Contact tracing plays an important role in the control of emerging infectious diseases, but little is known yet about its effectiveness. Here we deduce from a generic mathematical model how effectiveness of tracing relates to various aspects of time, such as the course of individual infectivity, the (variability in) time between infection and symptom-based detection, and delays in the tracing process. In addition, the possibility of iteratively tracing of yet asymptomatic infecteds is considered. With these insights we explain why contact tracing was and will be effective for control of smallpox and SARS, only partially effective for foot-and-mouth disease, and likely not effective for influenza.
We investigate contact tracing in a model of an emerging epidemic that is flexible enough to use for most infections. We consider isolation of symptomatic infecteds as the basic scenario, and express effectiveness as the proportion of contacts that need to be traced for a reproduction ratio smaller than 1. We obtain general results for special cases, which are interpreted with respect to the likely success of tracing for influenza, smallpox, SARS, and foot-and-mouth disease epidemics.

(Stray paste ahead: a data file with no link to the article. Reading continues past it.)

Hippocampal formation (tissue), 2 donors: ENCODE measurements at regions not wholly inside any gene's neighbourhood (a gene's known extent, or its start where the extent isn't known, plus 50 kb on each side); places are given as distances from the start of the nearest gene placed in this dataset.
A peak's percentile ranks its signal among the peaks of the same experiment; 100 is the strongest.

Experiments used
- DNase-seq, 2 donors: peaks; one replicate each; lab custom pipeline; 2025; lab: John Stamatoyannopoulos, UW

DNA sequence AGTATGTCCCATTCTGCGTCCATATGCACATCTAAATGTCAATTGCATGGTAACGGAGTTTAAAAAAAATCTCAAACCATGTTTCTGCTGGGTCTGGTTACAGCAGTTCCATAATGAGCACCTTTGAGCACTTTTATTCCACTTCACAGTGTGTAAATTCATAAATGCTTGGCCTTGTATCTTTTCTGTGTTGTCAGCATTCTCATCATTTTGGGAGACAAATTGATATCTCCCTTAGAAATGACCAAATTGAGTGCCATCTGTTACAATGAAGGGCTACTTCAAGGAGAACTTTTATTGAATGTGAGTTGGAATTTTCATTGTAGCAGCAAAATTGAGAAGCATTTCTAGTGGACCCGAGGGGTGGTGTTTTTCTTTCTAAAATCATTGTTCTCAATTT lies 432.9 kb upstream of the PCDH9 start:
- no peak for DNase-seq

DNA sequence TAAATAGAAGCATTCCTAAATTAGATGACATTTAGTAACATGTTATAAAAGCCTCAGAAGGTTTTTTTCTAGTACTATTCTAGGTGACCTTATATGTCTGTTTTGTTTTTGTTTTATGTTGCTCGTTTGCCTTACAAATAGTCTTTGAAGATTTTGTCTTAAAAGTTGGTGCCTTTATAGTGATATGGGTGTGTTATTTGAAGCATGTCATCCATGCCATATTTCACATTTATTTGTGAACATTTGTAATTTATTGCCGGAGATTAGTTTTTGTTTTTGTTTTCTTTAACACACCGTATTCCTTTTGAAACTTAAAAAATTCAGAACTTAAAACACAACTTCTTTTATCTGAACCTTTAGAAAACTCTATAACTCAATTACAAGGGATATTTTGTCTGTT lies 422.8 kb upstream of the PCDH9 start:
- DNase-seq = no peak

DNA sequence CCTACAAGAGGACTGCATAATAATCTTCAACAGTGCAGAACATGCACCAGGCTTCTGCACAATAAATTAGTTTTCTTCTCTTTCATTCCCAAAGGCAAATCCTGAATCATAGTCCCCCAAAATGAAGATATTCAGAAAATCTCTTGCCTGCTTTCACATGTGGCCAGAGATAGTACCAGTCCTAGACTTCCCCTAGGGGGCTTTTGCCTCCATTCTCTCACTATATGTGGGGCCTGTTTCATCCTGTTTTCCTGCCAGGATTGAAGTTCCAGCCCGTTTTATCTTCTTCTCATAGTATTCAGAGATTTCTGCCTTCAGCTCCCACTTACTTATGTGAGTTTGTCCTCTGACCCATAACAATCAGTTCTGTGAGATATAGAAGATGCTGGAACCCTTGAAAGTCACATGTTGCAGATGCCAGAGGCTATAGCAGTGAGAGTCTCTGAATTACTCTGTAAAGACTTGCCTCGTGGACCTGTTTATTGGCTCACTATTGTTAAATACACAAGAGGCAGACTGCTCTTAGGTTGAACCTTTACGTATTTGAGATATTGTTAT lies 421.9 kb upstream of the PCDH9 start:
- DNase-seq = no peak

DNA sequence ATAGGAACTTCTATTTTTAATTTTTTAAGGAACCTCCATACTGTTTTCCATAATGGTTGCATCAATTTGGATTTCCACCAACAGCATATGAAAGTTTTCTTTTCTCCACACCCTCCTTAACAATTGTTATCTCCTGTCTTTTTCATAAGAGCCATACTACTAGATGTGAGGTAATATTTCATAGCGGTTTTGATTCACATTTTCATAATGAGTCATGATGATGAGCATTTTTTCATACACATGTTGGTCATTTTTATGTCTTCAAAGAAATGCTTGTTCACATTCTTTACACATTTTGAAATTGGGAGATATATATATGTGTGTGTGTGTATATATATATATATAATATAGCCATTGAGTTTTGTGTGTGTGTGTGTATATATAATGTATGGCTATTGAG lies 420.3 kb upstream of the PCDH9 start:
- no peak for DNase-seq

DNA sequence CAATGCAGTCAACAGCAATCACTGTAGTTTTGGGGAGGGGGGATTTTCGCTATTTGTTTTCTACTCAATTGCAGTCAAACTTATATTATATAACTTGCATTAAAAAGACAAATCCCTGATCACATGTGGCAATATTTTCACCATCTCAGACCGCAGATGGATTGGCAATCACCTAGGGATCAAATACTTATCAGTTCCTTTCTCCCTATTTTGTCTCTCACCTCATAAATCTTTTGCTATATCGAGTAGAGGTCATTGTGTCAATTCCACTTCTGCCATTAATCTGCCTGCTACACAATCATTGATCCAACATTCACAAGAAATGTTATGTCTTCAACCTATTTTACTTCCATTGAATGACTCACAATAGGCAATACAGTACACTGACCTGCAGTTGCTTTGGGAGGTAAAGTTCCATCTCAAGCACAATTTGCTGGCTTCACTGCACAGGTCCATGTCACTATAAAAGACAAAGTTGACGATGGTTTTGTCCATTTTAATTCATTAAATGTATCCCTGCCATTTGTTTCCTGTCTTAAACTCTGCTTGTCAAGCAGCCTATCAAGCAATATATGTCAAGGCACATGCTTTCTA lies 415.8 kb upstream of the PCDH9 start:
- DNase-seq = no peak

We conclude that (1) there is no general predictive formula for the proportion to be traced as there is for the proportion to be vaccinated; (2) variability in time to detection is favourable for effective tracing; (3) tracing effectiveness need not be sensitive to the duration of the latent period and tracing delays; (4) iterative tracing primarily improves effectiveness when single-step tracing is on the brink of being effective.